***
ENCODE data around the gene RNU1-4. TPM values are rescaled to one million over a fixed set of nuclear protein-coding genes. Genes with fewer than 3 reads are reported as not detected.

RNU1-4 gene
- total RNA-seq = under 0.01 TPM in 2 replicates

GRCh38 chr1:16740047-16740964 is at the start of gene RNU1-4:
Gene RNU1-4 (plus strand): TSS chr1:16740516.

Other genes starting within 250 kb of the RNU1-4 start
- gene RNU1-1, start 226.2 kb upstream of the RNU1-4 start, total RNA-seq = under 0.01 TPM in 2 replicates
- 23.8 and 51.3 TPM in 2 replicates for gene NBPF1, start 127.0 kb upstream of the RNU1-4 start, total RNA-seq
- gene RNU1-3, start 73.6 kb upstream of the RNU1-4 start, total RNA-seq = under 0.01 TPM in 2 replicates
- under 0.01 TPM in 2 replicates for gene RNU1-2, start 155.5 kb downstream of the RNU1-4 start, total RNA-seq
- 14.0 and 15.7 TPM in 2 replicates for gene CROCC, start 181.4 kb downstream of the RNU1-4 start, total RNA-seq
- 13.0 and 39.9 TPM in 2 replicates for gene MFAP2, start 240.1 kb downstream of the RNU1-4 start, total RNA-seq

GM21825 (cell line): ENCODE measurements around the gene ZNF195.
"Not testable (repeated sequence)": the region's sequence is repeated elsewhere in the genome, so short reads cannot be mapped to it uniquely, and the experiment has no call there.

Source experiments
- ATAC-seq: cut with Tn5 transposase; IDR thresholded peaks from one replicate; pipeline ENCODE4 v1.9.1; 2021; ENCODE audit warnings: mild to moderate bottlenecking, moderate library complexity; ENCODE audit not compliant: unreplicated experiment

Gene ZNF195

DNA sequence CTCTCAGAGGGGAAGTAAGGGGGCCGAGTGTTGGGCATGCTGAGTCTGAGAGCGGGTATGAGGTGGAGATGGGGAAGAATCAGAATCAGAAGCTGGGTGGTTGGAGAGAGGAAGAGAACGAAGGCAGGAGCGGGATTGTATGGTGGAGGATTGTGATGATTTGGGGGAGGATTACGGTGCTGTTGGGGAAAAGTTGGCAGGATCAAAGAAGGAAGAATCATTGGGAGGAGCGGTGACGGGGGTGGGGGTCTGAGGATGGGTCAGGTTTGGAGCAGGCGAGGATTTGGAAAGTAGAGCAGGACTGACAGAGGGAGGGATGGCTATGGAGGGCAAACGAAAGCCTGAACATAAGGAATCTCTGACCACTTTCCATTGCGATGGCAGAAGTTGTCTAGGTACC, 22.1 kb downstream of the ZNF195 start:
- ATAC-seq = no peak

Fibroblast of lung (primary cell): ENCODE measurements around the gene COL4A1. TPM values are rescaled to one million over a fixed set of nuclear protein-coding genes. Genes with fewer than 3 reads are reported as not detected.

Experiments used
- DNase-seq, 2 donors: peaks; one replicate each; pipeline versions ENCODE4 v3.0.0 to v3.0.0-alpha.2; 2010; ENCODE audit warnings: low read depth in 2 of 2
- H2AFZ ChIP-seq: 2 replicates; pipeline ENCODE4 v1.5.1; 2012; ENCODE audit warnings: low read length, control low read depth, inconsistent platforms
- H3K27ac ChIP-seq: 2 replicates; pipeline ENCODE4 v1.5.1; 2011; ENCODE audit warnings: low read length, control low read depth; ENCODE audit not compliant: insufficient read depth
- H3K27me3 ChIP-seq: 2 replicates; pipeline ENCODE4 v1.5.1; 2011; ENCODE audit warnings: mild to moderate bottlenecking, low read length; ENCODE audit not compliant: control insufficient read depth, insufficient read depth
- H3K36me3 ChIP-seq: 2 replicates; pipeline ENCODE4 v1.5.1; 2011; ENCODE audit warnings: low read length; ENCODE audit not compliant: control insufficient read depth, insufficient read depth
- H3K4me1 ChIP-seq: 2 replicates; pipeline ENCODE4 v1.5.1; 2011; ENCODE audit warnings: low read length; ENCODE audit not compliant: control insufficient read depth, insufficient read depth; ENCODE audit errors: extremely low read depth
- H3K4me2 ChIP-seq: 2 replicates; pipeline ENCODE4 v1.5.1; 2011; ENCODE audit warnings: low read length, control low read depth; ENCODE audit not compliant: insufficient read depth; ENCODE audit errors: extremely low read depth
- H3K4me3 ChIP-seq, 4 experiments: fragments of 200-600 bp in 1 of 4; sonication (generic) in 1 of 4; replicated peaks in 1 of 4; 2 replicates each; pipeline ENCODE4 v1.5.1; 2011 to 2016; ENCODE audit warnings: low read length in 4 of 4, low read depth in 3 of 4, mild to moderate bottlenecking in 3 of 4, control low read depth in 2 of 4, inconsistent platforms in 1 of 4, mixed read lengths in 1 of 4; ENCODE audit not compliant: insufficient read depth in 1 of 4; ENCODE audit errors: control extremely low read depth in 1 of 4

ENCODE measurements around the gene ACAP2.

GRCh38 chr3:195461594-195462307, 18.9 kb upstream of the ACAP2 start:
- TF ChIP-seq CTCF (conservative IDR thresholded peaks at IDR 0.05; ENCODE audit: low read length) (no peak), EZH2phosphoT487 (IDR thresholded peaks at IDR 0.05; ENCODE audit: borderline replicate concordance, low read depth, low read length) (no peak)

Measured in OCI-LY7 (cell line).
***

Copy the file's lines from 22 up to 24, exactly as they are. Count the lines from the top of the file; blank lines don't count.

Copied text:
- DNase-seq, 2 donors: peaks; one replicate each; pipeline versions ENCODE4 v3.0.0 to v3.0.0-alpha.2; 2010; ENCODE audit warnings: low read depth in 2 of 2
- H2AFZ ChIP-seq: 2 replicates; pipeline ENCODE4 v1.5.1; 2012; ENCODE audit warnings: low read length, control low read depth, inconsistent platforms
- H3K27ac ChIP-seq: 2 replicates; pipeline ENCODE4 v1.5.1; 2011; ENCODE audit warnings: low read length, control low read depth; ENCODE audit not compliant: insufficient read depth